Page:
Table 1:

Case reports of giant cell tumor of the occipital bone.



A 40-year-old Hispanic woman presented to the clinic with a 3-month history of neck pain and a bulging lesion on the retromastoid area. The patient had no significant medical history. The physical examination showed a tender and swollen area on the right lateral side of the occipital bone, behind the mastoid process. Besides, the neurologic examination was intact without motor, visual, or sensory deficits.

A brain magnetic resonance imaging (MRI) was obtained. The T1-weighted image with gadolinium showed an extradural and contrast-enhancing lesion destroying the inner and outer layers of the right occipital bone, which extended into the scalp and posterior fossa. It measured 42.5 × 33.5 × 39 mm. The T2-weighted image and the fluid-attenuated inversion recovery (FLAIR) sequence demonstrated a hypointense lesion with multiple thin septa, fluid-fluid levels, and signs of a hemorrhagic component [ Figure 1 ].

Figure 1:

Patient MRI findings. (a) T2WI axial view. (b) FLAIR axial view. (c) T1 + Gd coronal view. (d) T1+Gd sagittal view.


Surgical management

The patient was placed in a three-quarter prone position with flexion of the neck and slight head rotation. Then, a suboccipital craniotomy was performed with complete gross total resection (GTR) of the lesion. On lifting the scalp, an irregular, rounded, and brownish lesion was exposed at the surface of the right occipital bone [ Figures 2 and 3a ]. Besides, a deep part of the tumor invading the posterior fossa was resected [ Figure 3b ]. Surgery was completed without intraoperative complications. Postoperatively, the patient neurologic examination was normal. An MRI was obtained and showed complete resection of the tumor [ Figure 4 ].

Figure 2:

Intraoperative findings. (a) The patient was placed in a three-quarter position; after hair clipping, an edematous area was exposed in the retromastoid area. (b) After scalp lifting, an irregular, rounded, and brownish lesion in the right occipital bone was uncovered.


Figure 3:

Gross examination of the tumor. (a) The superficial component of the tumor was an irregular brownish round lesion of 2.5 × 2 × 0.3 cm. (b) The deep component of the tumor measured 4 × 3.5 × 1.5 cm.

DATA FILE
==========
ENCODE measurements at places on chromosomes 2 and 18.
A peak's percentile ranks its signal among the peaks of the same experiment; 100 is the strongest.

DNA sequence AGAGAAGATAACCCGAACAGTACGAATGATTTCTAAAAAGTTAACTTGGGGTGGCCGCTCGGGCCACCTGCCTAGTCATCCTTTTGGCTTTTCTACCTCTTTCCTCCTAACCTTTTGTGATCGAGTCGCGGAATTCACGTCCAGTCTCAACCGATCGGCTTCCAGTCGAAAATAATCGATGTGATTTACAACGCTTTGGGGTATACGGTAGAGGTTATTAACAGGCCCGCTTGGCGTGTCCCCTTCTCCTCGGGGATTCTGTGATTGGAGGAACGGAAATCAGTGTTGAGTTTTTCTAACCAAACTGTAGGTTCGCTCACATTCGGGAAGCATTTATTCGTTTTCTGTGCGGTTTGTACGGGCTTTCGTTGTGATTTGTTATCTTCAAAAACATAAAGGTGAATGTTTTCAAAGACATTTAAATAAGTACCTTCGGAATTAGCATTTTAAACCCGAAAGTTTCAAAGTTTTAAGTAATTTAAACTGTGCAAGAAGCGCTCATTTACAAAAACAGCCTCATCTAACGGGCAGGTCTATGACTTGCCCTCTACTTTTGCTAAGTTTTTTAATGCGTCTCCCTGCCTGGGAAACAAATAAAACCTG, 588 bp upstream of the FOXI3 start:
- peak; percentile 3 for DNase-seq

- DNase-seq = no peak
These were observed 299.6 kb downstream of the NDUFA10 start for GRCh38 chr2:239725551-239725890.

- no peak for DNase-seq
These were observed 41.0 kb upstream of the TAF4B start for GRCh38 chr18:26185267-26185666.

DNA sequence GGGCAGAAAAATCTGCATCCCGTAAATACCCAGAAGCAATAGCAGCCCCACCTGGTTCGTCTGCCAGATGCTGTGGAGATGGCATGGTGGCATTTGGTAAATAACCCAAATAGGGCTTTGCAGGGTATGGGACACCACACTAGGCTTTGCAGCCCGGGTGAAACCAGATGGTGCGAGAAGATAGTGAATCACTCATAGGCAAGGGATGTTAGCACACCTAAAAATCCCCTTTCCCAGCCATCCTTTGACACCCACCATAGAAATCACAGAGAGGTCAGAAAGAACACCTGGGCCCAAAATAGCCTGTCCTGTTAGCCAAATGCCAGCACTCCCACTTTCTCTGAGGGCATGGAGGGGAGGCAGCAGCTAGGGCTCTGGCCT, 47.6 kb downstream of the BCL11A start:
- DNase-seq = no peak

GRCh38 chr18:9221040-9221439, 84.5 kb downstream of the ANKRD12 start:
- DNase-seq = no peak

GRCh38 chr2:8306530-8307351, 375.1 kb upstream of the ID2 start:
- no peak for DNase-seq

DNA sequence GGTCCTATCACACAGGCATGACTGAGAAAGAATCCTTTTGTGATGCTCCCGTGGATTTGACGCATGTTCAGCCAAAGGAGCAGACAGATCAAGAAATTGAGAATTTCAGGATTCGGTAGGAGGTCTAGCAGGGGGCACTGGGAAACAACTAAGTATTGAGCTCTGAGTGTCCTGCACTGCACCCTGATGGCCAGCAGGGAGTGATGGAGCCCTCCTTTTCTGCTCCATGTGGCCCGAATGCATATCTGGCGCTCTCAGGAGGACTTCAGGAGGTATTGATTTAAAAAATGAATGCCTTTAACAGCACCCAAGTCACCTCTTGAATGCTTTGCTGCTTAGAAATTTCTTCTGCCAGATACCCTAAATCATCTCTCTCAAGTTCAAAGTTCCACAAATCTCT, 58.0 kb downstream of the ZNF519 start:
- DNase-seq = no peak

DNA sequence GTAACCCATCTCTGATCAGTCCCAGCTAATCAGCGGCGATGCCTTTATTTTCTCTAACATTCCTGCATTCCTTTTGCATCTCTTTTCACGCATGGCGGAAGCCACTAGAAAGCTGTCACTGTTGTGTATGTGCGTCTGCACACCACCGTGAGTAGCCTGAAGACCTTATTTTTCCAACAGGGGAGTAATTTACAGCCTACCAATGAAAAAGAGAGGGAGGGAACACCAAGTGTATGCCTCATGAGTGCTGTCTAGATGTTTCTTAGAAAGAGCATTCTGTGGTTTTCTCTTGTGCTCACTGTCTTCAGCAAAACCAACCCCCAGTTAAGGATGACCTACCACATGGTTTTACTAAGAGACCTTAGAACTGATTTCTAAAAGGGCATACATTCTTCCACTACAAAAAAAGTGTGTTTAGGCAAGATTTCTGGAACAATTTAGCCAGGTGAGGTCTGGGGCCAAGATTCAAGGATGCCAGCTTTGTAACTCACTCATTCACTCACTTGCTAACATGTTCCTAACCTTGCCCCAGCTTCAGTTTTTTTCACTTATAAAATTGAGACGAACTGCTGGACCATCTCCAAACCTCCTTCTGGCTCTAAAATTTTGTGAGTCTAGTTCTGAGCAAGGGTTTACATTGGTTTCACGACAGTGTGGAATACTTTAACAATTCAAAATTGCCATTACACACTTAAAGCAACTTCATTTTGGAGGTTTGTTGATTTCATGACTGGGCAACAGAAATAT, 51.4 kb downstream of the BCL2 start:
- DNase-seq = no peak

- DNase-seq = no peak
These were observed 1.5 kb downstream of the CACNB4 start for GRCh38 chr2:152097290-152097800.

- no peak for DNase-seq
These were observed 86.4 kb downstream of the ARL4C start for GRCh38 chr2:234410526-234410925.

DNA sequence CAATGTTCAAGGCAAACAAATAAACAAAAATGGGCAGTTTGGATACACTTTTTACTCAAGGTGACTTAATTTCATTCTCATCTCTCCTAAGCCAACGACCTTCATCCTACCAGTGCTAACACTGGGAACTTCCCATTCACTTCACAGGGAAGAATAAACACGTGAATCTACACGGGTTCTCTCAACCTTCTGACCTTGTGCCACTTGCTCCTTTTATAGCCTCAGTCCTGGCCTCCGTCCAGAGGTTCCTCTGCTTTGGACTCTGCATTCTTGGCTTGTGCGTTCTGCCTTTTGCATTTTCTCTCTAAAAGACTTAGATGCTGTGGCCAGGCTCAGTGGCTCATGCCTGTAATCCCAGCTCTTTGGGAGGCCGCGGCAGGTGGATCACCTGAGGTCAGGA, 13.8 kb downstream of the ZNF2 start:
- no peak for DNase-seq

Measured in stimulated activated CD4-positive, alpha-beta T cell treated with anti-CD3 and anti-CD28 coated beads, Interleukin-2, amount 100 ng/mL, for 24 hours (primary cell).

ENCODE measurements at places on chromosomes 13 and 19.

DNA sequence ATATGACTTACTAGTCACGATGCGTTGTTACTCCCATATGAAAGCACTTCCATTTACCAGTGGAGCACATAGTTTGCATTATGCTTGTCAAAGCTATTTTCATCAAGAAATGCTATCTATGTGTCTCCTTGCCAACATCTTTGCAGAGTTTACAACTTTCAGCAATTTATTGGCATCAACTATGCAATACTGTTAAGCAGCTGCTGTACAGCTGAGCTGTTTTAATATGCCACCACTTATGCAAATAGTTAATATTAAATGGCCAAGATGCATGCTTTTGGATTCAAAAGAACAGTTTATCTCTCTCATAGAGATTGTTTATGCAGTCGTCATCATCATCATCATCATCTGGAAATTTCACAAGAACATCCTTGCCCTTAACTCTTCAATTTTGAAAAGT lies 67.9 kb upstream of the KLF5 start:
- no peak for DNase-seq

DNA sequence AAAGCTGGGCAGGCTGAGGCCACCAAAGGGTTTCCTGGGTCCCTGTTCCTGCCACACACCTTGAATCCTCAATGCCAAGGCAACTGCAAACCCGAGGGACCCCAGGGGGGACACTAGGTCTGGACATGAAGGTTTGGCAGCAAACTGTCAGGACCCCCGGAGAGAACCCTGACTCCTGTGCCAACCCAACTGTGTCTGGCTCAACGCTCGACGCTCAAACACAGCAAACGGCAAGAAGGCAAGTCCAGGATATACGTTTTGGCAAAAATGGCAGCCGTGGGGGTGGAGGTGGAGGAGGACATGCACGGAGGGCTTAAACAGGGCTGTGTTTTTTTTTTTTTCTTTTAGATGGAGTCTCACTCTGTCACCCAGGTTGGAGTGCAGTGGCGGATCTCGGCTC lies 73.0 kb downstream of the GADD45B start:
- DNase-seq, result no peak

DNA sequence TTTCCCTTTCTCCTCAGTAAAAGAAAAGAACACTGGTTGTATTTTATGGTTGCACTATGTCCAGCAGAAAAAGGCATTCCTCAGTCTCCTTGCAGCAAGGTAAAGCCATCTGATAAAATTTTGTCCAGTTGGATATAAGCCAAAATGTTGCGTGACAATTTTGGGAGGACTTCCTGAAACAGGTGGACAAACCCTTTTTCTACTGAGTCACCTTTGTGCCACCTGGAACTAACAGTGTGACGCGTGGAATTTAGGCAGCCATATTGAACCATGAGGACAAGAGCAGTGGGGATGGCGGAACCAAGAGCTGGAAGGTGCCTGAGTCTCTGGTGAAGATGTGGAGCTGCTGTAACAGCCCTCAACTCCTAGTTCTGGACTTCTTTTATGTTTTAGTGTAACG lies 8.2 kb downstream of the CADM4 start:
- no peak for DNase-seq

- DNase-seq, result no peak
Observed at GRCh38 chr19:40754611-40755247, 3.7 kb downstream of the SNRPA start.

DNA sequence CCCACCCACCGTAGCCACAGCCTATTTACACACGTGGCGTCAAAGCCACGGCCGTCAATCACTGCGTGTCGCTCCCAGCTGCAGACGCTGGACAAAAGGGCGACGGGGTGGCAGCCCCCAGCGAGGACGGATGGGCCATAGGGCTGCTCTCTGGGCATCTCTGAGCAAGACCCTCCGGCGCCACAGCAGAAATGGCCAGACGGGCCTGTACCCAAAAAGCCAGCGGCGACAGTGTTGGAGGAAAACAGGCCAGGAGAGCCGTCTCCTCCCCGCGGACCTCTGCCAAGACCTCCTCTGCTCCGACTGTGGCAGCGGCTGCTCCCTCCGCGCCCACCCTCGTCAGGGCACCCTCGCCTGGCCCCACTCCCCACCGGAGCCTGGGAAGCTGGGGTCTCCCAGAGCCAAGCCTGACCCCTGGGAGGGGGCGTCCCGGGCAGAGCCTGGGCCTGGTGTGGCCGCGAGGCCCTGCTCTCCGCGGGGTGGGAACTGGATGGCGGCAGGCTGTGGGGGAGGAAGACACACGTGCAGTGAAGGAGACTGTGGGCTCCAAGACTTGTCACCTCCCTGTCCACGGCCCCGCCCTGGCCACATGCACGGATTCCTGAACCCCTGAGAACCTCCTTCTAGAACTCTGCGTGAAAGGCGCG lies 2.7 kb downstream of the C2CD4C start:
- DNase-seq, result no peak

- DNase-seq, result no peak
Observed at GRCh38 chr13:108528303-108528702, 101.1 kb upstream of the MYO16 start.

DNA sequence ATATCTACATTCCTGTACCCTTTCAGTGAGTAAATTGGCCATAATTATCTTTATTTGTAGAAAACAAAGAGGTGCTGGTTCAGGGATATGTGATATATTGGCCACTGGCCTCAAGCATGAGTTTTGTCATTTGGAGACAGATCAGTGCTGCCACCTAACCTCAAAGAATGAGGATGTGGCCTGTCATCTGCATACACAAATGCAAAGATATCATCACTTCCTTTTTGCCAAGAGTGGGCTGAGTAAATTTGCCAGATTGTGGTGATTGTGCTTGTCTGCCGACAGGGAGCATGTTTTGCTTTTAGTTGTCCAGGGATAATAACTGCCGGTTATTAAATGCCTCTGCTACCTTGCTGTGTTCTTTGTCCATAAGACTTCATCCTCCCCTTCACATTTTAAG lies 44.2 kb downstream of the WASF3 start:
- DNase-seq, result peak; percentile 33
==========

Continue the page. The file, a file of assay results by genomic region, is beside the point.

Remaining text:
Figure 4:

Postoperative MRI. (a) T2WI axial view. (b) FLAIR axial view. (c) T2WI coronal view. (d) T1 +Gd sagittal view.


Histopathological findings

The histopathological examination of the tumor revealed fusocellular proliferation with fibrohistiocytic characteristics and hemorrhagic changes, zones of hemosiderin, and significant proliferation of scattered osteoclast-type giant multinucleated cells [ Figure 5 ]. These findings suggested the diagnosis of a giant cell tumor of the occipital bone.

Figure 5:

Histopathological examination of the tumor with hematoxylin and eosin (H&E) stain. (a) ×100. (b) ×400. (c) ×1000 magnification showing niches of giant multinucleated osteoclast-like cells.



The patient has been followed up for 10 months, and she has not developed any neurological deficits or impairment of life functioning. In addition, a brain MRI has shown absent signs of recurrence or tumor proliferation in the occipital bone and surrounding tissue [ Figure 6 ].

Figure 6:

Brain MRI at 8-month follow-up. (a) T2WI axial view. (b) FLAIR axial view. (c) T2 coronal view. (d) T1 FLAIR sagittal view.



GCTB is a rare entity in the skull, particularly in the occipital area.[ 6 , 11 , 12 , 51 ] It commonly affects adults, but cases in children and even newborns have also been reported.[ 9 , 41 , 47 ] According to a systematic review of cases originating in the skull, the gender distribution seems equal.[ 12 ] However, some series have reported slight female or male predominance.[ 21 , 24 , 51 ] In our review of reported cases in the occipital region, most patients were female adults; interestingly, the youngest patient was a 10-day male newborn [ Table 1 ]. GCTB has also been reported in patients with neurofibromatosis, aneurysmal bone cysts, and Paget’s disease; however, there is no clear association, and risk factors remain unknown.[ 19 , 29 , 33 ]

GCTB is considered a benign pathology, yet it can be aggressive when invades the surrounding tissue. Although infrequent, it may also present as a malignant variant.[ 35 ] Besides, metastases can occur to the lungs, which usually course asymptomatic and associated with good treatment response.[ 34 , 35 ]

The clinical presentation of GCTB in the occipital area is usually described as a tender and swollen lesion accompanied by headache, neck pain, vomiting or swelling of the affected area, and, less commonly, seizures.[ 55 , 23 ] Furthermore, depending on the tumor extension into the neighboring area, it might cause lower cranial nerve deficits.[ 51 ]

Differential diagnosis